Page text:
s
s
Sections
Sections
Subscribe
You've read 5 of 15 free articles this month.
Get unlimited access to PressDemocrat.com, the eEdition and our mobile app starting at 99 cents per month.
Already a subscriber?
You've read 10 of 15 free articles this month.
Get unlimited access to PressDemocrat.com, the eEdition and our mobile app starting at 99 cents per month.
Already a subscriber?
You've read all of your free articles this month.
Get unlimited access to PressDemocrat.com, the eEdition and our mobile app starting at 99 cents per month.
Already a subscriber?
We've got a special deal for readers like you.
Get unlimited access to PressDemocrat.com, the eEdition and our mobile app starting 99 cents per month and support local journalism.
Already a subscriber?
Thanks for reading! Why not subscribe?
Get unlimited access to PressDemocrat.com, the eEdition and our mobile app starting 99 cents per month and support local journalism.
Already a subscriber?
Want to keep reading? Subscribe today!
Ooops! You're out of free articles. Starting at just 99 cents per month, you can keep reading all of our products and support local journalism.
Already a subscriber?

Climate debate

EDITOR: It's called a straw-dog argument. Attribute some ridiculous idea to your opponents, then ridicule them for it. Thanks, Andy Logar, for providing us with a great example ("Analysis vs. consensus," Letters, Wednesday). "They claim that right from the beginning of the Industrial Revolution . . . the addition of initially tiny quantities of carbon dioxide . . . produced without time delay, a measurable, increasing rise in global temperatures that continues to today," he writes.

Hmmm. Who's the "they" he's talking about? When and where did "they" make this claim? And how does it follow from this that "the warmers," whoever they are, have failed to take into account such a critical factor as the time lag caused by the mass of the Earth's atmosphere and oceans?

But seriously, this endless debate is so boring and unproductive. NASA takes climate change seriously. The U.S. Department of Defense takes it seriously. So do our intelligence agencies and those of our allies. Insurance companies, of necessity, take it very seriously, as do the World Bank, the International Monetary Fund and even many of the giant corporations that simultaneously fund climate change denial.

It's way past time to move on.

ROBERT ADLER

Santa Rosa

Dream Center supporter

EDITOR: The Santa Rosa City Council on Tuesday unanimously approved plans for the Dream Center, a project by Social Advocates for Youth that will use the old Warrack Hospital as transitional and low-income housing for young adults.

Opponents of the project made it clear this will not be the last word. They threatened to block the project in the courts and retaliate against its supporters at the ballot box.

I support everyone's right to have his or her day in court. But as a candidate for Santa Rosa City Council, I want to make it clear that I support the Dream Center, and I invite all other candidates to join me. This project represents a unique opportunity to transform an archaic part of our health-care system into a much-needed piece of our housing infrastructure. SAY, with a track record that spans 43 years in Santa Rosa, is the ideal organization to make it happen.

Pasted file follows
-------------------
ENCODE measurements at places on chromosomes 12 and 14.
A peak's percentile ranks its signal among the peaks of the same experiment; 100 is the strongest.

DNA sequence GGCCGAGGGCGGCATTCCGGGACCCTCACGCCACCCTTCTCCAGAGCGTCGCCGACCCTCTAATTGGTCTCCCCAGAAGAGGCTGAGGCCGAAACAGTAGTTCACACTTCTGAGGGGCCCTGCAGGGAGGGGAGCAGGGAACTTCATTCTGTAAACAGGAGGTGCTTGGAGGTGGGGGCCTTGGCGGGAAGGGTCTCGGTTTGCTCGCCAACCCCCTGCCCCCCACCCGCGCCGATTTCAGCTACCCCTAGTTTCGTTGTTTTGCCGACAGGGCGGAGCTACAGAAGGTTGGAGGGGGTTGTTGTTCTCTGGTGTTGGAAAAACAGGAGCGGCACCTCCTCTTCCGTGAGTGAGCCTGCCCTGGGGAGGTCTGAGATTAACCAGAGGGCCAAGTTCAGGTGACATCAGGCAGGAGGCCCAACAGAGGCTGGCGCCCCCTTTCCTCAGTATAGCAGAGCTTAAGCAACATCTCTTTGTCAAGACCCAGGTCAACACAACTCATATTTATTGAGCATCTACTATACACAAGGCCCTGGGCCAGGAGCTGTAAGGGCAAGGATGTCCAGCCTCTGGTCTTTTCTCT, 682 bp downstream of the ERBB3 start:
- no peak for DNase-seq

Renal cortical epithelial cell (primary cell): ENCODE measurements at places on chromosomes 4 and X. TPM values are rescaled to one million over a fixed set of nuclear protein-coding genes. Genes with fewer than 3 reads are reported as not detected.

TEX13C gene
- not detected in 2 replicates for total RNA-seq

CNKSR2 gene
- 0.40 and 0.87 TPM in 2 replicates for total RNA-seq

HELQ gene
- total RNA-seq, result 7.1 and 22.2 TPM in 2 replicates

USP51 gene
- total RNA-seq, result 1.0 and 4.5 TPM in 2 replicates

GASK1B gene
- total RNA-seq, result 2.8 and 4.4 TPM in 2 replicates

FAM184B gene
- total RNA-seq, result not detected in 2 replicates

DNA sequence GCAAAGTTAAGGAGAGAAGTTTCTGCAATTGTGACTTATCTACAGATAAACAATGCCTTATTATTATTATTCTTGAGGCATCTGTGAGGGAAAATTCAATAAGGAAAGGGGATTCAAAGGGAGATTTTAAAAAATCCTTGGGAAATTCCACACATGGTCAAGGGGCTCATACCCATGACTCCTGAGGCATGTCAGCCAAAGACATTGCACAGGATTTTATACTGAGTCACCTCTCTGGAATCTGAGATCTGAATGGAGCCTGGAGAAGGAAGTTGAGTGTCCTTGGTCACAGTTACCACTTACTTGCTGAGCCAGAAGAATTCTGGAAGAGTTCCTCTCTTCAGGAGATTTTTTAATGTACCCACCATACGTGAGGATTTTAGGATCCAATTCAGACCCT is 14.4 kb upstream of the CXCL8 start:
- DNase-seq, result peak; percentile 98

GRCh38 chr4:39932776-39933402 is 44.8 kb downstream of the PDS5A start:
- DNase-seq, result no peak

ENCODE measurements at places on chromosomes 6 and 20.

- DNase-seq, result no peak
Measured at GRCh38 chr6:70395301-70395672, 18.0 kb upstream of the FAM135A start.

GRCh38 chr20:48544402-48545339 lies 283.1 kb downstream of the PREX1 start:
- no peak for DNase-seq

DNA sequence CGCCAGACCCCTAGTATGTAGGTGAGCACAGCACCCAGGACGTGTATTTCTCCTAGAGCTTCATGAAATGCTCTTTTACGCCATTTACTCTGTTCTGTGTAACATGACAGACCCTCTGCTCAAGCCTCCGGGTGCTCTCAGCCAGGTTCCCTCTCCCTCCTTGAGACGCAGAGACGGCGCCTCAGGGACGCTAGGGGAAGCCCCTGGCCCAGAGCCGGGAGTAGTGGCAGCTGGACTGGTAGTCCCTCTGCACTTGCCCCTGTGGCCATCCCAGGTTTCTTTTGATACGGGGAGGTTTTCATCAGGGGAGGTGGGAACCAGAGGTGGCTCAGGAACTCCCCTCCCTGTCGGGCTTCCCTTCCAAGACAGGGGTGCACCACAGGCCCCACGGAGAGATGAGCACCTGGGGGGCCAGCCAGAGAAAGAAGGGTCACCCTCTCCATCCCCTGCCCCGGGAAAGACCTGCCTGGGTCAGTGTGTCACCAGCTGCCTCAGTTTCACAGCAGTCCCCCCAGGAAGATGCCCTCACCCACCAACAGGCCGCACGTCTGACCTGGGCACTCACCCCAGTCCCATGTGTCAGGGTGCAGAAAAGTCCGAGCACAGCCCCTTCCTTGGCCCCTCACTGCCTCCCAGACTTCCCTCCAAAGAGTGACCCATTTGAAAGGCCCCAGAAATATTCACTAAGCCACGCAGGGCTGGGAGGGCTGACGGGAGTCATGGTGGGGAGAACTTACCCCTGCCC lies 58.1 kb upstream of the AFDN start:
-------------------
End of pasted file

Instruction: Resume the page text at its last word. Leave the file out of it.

This should not be turned into an issue about politics. It's an issue about how we as a community take care of our young people. I support the Dream Center.

CHRIS COURSEY

Santa Rosa

Lower premiums

EDITOR: Kurt Hahn ("Obamacare costs," Letters, Friday) repeats claims that health insurance plans under the Affordable Care Act are more expensive for less coverage. I'm not sure where he's getting the information for these statements and would be interested to find out the source of Hahn's statements.

Certainly, our son's experience does not bear this out. He's been in an individual plan from a major health insurance provider for some years, with high deductibles and copayments. The premiums kept jumping — not just moving up a little, but jumping $100 a month or more every six months or so.

His new plan under the Affordable Care Act has a premium roughly one-third of the last premium from his individual plan — and this is the total premium, not a subsidized premium — with lower deductibles and copayments and no change in the range of doctors or hospitals he can use.

BILL HOUGHTON

Sebastopol

Corrupt senators

EDITOR: In spite of their "intensive" training in ethics, in the words of state Senate President Pro Tem Darrell Steinberg on Friday, we have three senators accused of criminal behavior. None will ever return to office. Steinberg's suspension does not go far enough. We will have to pay them until they are formally removed from office. Their formal removal from office should take place today.

Wm. APPLEBY

Sebastopol

Not so great

EDITOR: In response to Richard Cohen's Wednesday column ("Great men matter — and so do evil ones"): I agree with the importance of great people, and I am so grateful that at this difficult time in the United States we have an intelligent mature adult as our commander in chief. I am also grateful for the many individual American citizens who work to uphold our stated ideals of life and liberty for all. I know that evil prevails only when good people give up.

Cohen worries about Russian President Vladimir Putin. If you are worried about men such as Putin, I would like to recommend a book called "Words will Break Cement: The Passion of Pussy Riot" by Masha Gessen. A man like Putin is not great, and he will be taken down by a group of brave young woman making fun of his not-so-greatness.

SANDY ROSEN

Sebastopol